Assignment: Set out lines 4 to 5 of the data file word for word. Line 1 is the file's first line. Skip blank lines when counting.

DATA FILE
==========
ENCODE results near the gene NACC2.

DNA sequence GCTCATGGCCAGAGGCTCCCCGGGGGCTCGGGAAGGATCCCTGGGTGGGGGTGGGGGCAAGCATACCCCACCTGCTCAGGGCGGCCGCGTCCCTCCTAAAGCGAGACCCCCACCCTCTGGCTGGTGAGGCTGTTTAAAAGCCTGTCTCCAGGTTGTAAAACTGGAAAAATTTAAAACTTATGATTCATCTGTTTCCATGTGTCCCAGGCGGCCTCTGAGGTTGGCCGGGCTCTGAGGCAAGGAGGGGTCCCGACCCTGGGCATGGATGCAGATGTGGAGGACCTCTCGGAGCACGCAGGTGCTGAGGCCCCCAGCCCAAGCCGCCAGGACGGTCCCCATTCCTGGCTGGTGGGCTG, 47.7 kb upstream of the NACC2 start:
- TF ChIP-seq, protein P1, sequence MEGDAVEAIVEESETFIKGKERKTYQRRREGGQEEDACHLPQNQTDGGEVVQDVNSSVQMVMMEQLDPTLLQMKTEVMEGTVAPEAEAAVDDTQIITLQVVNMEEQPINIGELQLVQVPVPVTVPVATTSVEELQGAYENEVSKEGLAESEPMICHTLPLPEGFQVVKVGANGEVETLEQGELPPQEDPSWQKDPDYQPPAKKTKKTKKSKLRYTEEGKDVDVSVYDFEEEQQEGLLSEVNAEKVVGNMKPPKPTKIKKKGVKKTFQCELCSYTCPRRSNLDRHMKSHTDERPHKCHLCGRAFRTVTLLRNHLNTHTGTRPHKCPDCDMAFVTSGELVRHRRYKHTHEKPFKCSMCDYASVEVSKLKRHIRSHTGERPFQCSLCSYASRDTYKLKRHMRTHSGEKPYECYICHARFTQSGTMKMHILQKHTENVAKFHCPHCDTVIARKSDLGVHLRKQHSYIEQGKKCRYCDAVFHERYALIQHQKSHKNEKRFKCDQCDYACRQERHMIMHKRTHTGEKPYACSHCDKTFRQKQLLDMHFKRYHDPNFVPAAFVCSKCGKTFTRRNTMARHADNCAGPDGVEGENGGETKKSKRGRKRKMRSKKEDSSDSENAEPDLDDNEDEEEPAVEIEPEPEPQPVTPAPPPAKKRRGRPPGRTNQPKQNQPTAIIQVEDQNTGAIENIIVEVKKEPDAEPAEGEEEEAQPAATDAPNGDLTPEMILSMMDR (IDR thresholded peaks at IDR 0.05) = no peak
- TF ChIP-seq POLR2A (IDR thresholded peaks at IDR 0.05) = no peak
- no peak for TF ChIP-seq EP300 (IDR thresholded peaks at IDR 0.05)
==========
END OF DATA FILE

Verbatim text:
- TF ChIP-seq POLR2A (IDR thresholded peaks at IDR 0.05) = no peak
- no peak for TF ChIP-seq EP300 (IDR thresholded peaks at IDR 0.05)